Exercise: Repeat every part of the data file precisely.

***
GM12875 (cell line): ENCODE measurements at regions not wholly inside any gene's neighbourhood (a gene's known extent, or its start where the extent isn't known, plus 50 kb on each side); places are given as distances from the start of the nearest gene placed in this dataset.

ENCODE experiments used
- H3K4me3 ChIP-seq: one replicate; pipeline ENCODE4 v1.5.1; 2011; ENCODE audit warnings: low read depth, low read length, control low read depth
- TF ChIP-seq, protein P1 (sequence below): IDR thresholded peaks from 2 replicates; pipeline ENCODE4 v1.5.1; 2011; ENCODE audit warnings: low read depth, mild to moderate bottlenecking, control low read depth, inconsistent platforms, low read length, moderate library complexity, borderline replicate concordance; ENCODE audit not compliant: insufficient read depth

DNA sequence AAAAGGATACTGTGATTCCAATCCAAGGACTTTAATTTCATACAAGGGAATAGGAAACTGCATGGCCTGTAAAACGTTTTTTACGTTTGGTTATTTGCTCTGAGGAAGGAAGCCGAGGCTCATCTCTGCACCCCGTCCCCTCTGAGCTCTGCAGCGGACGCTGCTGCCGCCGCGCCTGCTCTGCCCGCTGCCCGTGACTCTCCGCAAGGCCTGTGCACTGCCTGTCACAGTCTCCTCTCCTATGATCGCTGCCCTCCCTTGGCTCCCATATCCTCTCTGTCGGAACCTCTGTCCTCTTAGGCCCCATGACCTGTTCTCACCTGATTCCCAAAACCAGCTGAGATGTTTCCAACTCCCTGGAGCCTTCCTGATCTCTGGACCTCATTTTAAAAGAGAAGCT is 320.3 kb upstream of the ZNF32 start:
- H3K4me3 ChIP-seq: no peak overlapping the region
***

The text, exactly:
GM12875 (cell line): ENCODE measurements at regions not wholly inside any gene's neighbourhood (a gene's known extent, or its start where the extent isn't known, plus 50 kb on each side); places are given as distances from the start of the nearest gene placed in this dataset.

ENCODE experiments used
- H3K4me3 ChIP-seq: one replicate; pipeline ENCODE4 v1.5.1; 2011; ENCODE audit warnings: low read depth, low read length, control low read depth
- TF ChIP-seq, protein P1 (sequence below): IDR thresholded peaks from 2 replicates; pipeline ENCODE4 v1.5.1; 2011; ENCODE audit warnings: low read depth, mild to moderate bottlenecking, control low read depth, inconsistent platforms, low read length, moderate library complexity, borderline replicate concordance; ENCODE audit not compliant: insufficient read depth

DNA sequence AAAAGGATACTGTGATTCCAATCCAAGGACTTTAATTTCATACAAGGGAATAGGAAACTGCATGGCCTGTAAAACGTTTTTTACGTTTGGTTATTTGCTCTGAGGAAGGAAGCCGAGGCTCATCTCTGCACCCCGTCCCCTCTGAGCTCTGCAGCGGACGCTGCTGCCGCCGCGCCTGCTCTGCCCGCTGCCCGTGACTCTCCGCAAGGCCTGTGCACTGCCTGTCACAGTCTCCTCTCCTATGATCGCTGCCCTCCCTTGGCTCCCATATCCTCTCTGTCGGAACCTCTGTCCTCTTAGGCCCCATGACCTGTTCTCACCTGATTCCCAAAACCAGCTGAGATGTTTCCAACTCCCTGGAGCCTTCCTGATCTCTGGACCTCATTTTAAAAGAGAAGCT is 320.3 kb upstream of the ZNF32 start:
- H3K4me3 ChIP-seq: no peak overlapping the region